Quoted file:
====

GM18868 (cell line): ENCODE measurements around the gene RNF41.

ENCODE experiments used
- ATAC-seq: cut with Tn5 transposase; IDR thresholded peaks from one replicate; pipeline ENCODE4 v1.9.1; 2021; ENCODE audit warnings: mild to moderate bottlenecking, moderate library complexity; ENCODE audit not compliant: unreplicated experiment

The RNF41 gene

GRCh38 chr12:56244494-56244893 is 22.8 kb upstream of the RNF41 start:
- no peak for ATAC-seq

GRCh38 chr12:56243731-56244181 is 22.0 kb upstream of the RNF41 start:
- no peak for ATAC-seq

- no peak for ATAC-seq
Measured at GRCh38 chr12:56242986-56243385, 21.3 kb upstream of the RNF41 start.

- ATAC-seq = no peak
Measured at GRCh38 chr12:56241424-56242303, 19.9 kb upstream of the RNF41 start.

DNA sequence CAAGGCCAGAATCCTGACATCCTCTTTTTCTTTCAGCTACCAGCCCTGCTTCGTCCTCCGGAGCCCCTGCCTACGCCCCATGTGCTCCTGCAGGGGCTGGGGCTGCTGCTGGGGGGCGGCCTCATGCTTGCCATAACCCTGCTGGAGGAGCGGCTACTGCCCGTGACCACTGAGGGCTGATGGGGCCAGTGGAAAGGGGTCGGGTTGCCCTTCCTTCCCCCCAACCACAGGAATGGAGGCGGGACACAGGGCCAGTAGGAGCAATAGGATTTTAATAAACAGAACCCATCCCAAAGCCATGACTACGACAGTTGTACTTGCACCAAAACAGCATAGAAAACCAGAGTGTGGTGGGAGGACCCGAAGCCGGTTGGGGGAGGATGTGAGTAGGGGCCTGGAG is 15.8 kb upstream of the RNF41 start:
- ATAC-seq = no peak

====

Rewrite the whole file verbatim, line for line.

GM18868 (cell line): ENCODE measurements around the gene RNF41.

ENCODE experiments used
- ATAC-seq: cut with Tn5 transposase; IDR thresholded peaks from one replicate; pipeline ENCODE4 v1.9.1; 2021; ENCODE audit warnings: mild to moderate bottlenecking, moderate library complexity; ENCODE audit not compliant: unreplicated experiment

The RNF41 gene

GRCh38 chr12:56244494-56244893 is 22.8 kb upstream of the RNF41 start:
- no peak for ATAC-seq

GRCh38 chr12:56243731-56244181 is 22.0 kb upstream of the RNF41 start:
- no peak for ATAC-seq

- no peak for ATAC-seq
Measured at GRCh38 chr12:56242986-56243385, 21.3 kb upstream of the RNF41 start.

- ATAC-seq = no peak
Measured at GRCh38 chr12:56241424-56242303, 19.9 kb upstream of the RNF41 start.

DNA sequence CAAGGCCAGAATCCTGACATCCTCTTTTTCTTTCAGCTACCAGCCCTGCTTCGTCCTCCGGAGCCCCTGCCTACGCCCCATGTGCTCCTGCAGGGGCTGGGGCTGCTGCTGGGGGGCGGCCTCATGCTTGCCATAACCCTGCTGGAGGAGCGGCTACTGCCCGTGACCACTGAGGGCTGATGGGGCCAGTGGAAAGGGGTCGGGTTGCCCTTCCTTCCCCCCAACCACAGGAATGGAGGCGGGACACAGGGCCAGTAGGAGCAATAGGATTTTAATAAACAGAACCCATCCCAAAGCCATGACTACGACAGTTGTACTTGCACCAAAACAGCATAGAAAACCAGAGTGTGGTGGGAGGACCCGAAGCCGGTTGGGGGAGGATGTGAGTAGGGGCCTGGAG is 15.8 kb upstream of the RNF41 start:
- ATAC-seq = no peak